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dc.contributor.authorPalaniyappan, Lena
dc.contributor.authorLiddle, Peter F.
dc.date.accessioned2017-09-20T15:57:56Z
dc.date.available2017-09-20T15:57:56Z
dc.date.issued2013
dc.identifier.citationPalaniyappan, L., Al-Radaideh, A., Mougin, O., Gowland, P. & Liddle, P. F. (2013). Combined white matter imaging suggests myelination defects in visual processing regions in schizophrenia. Neuropsychopharmacology, 38 (9), pp.1808-1815.
dc.identifier.other10.1038/npp.2013.80
dc.identifier.urihttps://repository.nottinghamshirehealthcare.nhs.uk/handle/123456789/1419
dc.description.abstractDiverse pathological changes occur in the white matter (WM) of patients with schizophrenia. Various microstructural alterations including a reduction in axonal number or diameter, reduced myelination, or poor coherence of fibers could account for these changes. Abnormal integrity of macromolecules such as myelin ('dysmyelination') can be studied by applying multiple modalities of WM imaging such as diffusion tensor imaging (DTI) and magnetization transfer imaging (MTI) in parallel. Using ultra-high field (7 Tesla) MTI in 17 clinically stable patients with schizophrenia and 20 controls, we evaluated the voxelwise distribution of macromolecular WM abnormalities. Patients had a significant reduction in magnetization transfer ratio (MTR) in WM adjacent to visual processing regions and inferior temporal cortex (Cohen's d = 1.54). Among the regions showing MTR reduction, a concurrent reduction in fractional anisotropy (FA) occurs proximal to the lingual gyrus. Multiple regression analysis revealed that the degree of FA reduction in the putatively 'dysmyelinated' regions in patients predicted impaired processing speed (PS; beta = 0.74; P = 0.003), a core cognitive dysfunction in schizophrenia. In controls, MTR/FA in the occipito-temporal regions were not associated with PS. Our findings suggest that dysmyelination in visual processing regions is present in patients with schizophrenia with greatest cognitive and functional impairment. Combined DTI/MTI deficits in the occipito-temporal region may be an important variable when considering potential treatment targets for improving cognitive function in schizophrenia.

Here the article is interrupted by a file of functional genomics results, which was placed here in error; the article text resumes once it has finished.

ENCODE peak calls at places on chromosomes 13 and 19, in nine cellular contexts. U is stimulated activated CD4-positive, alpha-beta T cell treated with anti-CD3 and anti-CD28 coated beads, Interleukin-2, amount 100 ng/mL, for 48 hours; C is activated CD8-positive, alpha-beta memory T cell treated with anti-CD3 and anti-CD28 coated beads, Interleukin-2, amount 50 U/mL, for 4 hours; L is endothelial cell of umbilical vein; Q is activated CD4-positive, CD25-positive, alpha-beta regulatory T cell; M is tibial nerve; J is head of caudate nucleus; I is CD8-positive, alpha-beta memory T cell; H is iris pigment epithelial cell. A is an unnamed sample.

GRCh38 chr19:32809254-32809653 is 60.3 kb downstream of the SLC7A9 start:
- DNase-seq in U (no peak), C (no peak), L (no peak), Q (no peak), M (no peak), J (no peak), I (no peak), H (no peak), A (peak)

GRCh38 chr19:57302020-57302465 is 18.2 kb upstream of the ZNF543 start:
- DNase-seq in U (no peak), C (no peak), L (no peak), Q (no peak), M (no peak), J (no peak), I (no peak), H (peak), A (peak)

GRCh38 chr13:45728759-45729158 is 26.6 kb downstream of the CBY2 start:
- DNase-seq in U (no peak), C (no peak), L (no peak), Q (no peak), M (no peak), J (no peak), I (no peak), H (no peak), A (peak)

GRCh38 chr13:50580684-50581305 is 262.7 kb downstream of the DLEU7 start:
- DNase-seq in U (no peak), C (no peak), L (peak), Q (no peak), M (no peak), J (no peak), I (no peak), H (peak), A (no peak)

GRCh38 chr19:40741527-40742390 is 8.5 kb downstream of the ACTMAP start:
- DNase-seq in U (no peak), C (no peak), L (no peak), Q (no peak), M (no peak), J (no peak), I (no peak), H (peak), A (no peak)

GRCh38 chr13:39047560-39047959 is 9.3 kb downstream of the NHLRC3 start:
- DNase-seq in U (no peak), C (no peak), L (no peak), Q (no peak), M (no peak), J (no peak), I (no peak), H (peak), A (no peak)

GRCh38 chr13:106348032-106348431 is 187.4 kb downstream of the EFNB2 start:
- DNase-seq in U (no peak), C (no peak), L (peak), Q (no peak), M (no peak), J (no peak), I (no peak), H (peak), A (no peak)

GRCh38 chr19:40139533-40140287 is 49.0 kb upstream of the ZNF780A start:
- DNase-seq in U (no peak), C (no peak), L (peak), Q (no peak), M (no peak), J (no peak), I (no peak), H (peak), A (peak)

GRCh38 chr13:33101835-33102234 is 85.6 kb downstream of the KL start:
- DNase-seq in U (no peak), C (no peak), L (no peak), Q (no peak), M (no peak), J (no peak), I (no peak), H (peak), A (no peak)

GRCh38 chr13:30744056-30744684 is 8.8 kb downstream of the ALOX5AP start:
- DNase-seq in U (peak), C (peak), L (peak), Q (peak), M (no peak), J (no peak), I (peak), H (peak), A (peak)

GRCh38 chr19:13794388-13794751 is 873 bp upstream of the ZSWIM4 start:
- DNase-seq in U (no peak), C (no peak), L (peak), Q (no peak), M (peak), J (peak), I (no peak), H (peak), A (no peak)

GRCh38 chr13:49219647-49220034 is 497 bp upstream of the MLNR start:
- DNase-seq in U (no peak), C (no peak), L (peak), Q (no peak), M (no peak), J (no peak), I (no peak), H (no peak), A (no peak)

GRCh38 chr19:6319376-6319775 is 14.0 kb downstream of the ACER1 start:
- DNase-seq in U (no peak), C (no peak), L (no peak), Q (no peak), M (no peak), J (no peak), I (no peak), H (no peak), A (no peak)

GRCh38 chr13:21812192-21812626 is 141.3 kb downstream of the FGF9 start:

dc.description.urihttp://www.nature.com/npp/journal/v38/n9/full/npp201380a.html
dc.subjectOccipital lobe
dc.subjectSchizophrenia
dc.subjectTemporal lobe
dc.subjectCerebral cortex
dc.titleCombined white matter imaging suggests myelination defects in visual processing regions in schizophrenia
dc.typeArticle


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